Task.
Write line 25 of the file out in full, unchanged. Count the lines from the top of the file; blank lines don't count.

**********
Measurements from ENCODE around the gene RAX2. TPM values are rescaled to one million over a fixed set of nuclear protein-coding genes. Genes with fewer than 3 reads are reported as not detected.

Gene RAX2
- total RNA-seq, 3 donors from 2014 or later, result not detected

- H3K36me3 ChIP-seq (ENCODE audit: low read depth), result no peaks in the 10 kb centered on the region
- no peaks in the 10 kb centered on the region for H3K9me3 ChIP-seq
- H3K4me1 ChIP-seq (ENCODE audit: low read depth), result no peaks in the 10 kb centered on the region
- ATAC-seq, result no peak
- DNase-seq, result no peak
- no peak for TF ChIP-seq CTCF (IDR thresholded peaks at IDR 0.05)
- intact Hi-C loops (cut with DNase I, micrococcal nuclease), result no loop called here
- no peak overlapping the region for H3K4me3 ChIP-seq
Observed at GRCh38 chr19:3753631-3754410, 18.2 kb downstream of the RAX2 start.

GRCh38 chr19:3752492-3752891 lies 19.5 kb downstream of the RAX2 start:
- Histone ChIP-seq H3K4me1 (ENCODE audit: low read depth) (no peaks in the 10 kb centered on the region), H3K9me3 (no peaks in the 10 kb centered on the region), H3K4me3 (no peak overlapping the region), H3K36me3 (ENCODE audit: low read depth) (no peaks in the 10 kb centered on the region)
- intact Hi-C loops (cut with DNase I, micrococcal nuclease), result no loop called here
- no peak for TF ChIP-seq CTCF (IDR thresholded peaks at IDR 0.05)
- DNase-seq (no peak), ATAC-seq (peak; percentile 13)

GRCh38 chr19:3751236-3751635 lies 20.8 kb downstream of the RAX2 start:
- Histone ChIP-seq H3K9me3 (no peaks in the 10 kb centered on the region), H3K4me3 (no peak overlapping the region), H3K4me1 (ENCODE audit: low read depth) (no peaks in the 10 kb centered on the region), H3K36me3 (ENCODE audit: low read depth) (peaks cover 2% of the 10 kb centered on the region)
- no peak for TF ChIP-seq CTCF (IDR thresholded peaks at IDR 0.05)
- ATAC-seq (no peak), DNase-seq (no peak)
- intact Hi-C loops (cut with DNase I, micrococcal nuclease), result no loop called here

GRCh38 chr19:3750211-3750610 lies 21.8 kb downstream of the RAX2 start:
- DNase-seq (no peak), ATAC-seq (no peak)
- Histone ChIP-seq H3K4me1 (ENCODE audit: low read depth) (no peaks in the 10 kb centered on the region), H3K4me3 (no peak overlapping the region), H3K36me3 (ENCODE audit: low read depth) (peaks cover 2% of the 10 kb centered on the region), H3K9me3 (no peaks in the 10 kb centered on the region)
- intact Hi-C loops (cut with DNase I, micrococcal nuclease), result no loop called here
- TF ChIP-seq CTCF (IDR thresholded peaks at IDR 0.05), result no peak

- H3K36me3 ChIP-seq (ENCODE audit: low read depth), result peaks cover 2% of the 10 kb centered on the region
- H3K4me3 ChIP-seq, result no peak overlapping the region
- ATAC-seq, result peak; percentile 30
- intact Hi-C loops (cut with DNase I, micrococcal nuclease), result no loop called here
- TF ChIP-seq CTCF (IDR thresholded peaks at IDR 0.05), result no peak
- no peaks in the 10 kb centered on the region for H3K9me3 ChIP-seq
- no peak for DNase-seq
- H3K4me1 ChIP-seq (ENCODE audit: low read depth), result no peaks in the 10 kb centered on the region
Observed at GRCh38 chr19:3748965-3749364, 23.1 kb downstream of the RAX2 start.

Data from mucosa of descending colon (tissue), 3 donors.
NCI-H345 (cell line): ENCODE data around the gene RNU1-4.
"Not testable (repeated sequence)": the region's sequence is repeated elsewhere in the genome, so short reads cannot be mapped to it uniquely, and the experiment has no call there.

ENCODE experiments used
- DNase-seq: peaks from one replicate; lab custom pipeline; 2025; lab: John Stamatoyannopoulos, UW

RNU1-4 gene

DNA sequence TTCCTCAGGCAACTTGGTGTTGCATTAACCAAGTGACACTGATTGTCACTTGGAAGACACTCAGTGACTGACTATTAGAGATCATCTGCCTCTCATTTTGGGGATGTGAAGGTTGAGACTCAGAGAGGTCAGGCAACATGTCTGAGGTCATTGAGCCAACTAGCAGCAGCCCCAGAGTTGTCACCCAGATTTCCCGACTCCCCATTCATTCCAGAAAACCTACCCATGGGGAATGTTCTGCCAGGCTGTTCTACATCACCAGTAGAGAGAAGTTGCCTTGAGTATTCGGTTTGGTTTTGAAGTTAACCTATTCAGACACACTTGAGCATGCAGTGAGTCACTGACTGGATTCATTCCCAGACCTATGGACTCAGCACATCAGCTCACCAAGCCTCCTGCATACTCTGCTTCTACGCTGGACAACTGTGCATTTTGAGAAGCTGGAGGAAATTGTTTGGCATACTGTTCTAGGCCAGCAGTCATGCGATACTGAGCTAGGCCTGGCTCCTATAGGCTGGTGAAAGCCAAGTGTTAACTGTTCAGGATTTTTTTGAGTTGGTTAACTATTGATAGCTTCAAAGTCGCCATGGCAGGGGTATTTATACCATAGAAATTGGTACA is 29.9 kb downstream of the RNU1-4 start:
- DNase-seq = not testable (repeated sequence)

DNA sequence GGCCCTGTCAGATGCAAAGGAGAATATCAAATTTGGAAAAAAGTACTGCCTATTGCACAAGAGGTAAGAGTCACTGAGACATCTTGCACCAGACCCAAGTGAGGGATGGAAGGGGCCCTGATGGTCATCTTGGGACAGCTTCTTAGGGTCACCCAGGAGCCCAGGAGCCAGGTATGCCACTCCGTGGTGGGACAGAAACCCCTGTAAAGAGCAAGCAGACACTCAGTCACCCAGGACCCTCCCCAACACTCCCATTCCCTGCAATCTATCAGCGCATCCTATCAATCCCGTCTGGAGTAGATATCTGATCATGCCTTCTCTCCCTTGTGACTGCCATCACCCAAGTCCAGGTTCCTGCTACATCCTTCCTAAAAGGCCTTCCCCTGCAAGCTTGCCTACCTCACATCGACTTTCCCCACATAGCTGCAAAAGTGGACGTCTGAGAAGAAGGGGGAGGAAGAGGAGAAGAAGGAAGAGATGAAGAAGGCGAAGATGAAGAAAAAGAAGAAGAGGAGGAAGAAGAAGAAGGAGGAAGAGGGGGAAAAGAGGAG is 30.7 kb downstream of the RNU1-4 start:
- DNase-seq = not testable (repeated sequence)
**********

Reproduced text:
- Histone ChIP-seq H3K4me1 (ENCODE audit: low read depth) (no peaks in the 10 kb centered on the region), H3K4me3 (no peak overlapping the region), H3K36me3 (ENCODE audit: low read depth) (peaks cover 2% of the 10 kb centered on the region), H3K9me3 (no peaks in the 10 kb centered on the region)